7 takeaways from Tech-Pittsburgh

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Georgia Tech forward Marcus Georges-Hunt (3) is fouled as Pittsburgh's Michael Young (2) and Cameron Wright, (3), right, defend in the second half of an NCAA college basketball game, Tuesday, Jan. 14, 2014, in Atlanta.
Georgia Tech forward Marcus Georges-Hunt (3) is fouled as Pittsburgh's Michael Young (2) and Cameron Wright, (3), right, defend in the second half of an NCAA college basketball game, Tuesday, Jan. 14, 2014, in Atlanta.

Georgia Tech forward Marcus Georges-Hunt (3) is fouled as Pittsburgh’s Michael Young (2) and Cameron Wright (3) during Tech’s 81-74 loss to Pittsburgh at McCammish Pavilion in Atlanta.

Thoughts and observations from Tech’s 81-74 loss to Pittsburgh Tuesday night at McCamish Pavilion. Game story here.

1. Not a great game for Tech. The Yellow Jackets controlled the action early, and took a 35-30 lead late in the first half. Tech pushed the ball well and, not surprisingly shot it well. The Jackets finished the first half shooting 48.1 percent from the field, about four points above their average.

For a few different reasons, it was easy to wonder if it could be sustained. One, Tech ordinarily doesn’t shoot that well for a game. Two, the Jackets were profiting from mistakes that Pittsburgh typically doesn’t make. (The Panthers had seven first-half turnovers, compared to their season game average of 9.8. Tech converted those mistakes into 11 points.) Three, Tech was getting beat up on the glass.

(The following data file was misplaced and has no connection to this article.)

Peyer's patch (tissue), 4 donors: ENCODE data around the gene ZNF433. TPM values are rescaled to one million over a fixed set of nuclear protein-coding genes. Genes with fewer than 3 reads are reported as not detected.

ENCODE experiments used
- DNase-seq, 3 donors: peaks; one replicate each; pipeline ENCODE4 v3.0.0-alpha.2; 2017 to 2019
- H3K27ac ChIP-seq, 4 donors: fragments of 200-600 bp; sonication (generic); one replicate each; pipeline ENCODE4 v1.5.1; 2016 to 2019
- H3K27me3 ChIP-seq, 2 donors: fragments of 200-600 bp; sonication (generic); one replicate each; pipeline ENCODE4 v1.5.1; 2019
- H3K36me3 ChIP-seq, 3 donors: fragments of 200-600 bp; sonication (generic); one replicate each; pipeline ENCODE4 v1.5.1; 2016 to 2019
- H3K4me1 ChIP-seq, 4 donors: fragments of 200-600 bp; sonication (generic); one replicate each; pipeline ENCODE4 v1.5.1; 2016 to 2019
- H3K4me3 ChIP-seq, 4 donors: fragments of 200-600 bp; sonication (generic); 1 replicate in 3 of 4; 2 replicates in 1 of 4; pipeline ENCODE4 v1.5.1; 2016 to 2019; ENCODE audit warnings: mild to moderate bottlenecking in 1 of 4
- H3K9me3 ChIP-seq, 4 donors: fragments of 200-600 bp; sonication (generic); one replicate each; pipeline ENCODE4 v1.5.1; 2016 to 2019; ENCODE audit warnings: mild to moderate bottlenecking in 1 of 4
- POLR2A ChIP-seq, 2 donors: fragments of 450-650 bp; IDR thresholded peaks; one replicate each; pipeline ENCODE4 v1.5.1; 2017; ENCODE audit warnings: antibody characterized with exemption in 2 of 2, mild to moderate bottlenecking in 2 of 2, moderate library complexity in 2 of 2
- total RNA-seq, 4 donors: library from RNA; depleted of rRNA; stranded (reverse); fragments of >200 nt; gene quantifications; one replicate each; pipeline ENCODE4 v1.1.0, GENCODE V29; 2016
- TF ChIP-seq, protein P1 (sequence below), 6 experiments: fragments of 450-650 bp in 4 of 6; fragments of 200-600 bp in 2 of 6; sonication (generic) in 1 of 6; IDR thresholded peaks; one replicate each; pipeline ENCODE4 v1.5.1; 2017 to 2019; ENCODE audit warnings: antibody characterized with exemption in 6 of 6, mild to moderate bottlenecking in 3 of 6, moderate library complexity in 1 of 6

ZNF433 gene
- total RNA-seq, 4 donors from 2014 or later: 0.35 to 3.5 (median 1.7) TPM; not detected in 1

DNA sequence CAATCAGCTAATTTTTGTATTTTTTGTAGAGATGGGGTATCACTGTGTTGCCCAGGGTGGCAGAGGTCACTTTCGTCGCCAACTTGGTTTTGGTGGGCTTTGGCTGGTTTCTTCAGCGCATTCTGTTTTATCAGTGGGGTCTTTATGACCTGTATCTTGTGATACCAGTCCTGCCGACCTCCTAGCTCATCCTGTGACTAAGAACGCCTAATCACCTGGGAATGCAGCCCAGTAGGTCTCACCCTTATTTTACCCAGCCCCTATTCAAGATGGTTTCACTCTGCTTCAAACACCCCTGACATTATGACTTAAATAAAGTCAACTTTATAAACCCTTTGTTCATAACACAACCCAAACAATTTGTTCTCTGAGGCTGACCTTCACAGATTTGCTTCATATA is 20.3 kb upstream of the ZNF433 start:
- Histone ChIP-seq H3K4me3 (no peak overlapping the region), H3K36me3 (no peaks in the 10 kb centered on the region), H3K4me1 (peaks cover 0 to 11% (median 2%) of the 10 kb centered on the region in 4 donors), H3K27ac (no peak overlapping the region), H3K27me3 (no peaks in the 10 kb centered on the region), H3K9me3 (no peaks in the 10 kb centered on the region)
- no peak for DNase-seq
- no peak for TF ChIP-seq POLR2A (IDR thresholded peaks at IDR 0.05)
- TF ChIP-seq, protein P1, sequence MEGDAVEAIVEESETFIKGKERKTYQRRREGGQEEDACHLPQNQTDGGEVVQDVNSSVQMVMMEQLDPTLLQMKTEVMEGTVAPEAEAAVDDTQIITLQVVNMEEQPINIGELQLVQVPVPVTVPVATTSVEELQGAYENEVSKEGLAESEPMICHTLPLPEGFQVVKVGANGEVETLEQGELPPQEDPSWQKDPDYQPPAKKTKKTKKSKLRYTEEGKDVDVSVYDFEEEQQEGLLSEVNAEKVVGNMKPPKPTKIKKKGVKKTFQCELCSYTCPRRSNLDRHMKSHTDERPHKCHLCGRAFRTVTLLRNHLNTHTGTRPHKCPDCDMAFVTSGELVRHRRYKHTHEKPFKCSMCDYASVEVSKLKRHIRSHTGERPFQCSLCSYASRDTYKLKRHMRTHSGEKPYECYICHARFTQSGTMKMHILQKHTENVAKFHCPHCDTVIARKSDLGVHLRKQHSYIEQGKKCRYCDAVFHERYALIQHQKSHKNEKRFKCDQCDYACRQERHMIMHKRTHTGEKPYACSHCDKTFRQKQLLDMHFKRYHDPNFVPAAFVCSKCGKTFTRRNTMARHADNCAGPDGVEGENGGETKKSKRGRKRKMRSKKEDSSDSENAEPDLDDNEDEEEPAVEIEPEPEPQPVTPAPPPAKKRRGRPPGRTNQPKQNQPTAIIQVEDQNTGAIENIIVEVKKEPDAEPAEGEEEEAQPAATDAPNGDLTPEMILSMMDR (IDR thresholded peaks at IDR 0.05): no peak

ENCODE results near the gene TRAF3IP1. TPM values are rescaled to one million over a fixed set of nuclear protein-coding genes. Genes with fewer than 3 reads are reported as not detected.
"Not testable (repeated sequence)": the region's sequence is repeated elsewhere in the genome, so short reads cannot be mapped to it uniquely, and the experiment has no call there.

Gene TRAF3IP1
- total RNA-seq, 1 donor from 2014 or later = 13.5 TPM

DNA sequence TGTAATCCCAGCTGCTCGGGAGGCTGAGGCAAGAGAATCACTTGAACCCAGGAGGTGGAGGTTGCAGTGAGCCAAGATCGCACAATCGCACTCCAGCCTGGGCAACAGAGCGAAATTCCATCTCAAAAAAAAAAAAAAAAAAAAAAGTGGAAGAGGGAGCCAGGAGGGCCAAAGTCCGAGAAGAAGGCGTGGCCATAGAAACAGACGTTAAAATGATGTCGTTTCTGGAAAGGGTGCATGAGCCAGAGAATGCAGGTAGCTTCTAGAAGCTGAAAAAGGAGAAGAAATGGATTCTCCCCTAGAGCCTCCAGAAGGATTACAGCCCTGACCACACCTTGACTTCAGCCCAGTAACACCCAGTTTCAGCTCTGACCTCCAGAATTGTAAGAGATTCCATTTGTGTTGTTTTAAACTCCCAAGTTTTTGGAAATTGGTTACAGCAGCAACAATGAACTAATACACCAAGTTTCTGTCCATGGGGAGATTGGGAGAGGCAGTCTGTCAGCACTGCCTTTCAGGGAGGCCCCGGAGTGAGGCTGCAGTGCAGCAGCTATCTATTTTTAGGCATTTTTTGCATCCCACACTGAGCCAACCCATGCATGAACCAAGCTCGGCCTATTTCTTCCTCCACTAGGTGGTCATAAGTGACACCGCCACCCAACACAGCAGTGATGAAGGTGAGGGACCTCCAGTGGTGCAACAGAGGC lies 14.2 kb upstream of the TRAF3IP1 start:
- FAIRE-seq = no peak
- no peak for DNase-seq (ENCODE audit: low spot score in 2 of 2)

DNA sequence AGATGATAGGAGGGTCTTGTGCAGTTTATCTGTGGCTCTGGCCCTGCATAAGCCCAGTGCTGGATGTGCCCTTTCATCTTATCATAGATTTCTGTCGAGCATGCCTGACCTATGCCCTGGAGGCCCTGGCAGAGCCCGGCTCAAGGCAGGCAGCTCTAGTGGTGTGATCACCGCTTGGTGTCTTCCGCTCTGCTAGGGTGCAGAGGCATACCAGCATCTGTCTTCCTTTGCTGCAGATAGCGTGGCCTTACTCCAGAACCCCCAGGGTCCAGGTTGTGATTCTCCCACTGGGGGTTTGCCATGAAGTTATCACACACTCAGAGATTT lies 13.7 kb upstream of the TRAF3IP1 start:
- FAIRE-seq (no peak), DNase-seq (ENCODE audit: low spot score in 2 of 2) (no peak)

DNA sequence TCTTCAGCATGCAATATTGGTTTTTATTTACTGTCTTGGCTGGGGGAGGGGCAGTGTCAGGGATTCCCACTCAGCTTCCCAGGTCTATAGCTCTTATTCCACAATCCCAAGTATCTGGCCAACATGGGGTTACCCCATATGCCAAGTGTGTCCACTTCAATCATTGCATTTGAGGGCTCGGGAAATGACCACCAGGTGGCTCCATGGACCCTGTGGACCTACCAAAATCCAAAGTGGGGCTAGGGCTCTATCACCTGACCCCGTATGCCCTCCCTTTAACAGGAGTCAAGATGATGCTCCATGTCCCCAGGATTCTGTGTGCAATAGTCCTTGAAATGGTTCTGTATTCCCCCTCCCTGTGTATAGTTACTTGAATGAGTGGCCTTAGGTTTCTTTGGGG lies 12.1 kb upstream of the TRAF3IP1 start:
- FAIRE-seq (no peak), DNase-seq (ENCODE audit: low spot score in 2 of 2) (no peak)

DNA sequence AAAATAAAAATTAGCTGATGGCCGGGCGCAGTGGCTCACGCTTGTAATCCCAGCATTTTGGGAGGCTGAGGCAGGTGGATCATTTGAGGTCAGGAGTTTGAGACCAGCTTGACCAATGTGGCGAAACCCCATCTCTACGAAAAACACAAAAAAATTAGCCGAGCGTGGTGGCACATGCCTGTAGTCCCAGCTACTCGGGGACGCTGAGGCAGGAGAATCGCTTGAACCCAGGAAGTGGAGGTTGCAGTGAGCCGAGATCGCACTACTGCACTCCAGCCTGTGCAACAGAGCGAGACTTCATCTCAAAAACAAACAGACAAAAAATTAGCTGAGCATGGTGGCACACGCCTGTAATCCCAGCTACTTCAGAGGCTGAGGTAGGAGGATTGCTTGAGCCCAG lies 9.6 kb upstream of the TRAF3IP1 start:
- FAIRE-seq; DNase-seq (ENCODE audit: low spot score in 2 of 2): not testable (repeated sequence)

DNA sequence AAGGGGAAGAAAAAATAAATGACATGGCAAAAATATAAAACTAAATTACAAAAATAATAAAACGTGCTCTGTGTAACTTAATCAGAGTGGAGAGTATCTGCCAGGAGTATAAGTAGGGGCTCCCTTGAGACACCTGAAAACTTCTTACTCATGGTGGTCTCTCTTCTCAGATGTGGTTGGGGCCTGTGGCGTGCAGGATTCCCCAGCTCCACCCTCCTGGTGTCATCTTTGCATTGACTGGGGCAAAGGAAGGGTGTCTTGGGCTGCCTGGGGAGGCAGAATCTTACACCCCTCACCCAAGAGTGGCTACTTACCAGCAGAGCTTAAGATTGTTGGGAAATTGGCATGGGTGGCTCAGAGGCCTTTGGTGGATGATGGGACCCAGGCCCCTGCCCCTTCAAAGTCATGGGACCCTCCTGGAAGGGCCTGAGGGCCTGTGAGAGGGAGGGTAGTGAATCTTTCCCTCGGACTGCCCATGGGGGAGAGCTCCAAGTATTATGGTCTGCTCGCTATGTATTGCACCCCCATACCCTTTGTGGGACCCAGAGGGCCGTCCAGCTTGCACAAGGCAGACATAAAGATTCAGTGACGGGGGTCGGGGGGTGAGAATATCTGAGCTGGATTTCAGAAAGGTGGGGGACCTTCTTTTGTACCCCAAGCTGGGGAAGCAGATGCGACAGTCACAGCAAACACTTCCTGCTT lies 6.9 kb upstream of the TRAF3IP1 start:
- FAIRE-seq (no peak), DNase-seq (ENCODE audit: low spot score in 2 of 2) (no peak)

Photos: Tech hosts Pitt at McCammish Pavilion

Indeed, Tech didn’t function as well offensively in the second half – after scoring on the first possession, the Jackets scored once in their next eight trips down the floor with three turnovers.

That gave Pittsburgh the fuel for a 9-0 run that gave the Panthers a lead they never relinquished. Pittsburgh did turn the ball over another seven times in the second half, although four of them were in the final three minutes, when the game was essentially decided. And the decisive advantage on the glass continued.

With 12 offensive rebounds, Pittsburgh scored 21 second-chance points to 11 for Tech.

2. That said, this was the best team that Tech has faced this season and might be the best team the Jackets play this year outside of Syracuse. There isn’t a lot of shame in losing to this outfit. Pitt has a terrific point guard in James Robinson (16 points on seven shots, five assists, one turnover, four steals,three rebounds). The Panthers defend well and, obviously, go hard on the glass.

“Hustle plays, that’s one thing they did great,” forward Marcus Georges-Hunt said. “They dove on the floor, got on the floor before we did. We were a step slow.”

Tech prides itself on its rebounding, and the Jackets were crushed on the boards, 38-18. Pitt had as many offensive rebounds as Tech did defensive rebounds, 12. It was Tech’s lowest rebound total since at least the 2000-01 season.

“You can make excuses with the injuries or whatever the case may be, but you’ve got to fight on the glass, and we didn’t have that, so I’m disappointed in that,” coach Brian Gregory said.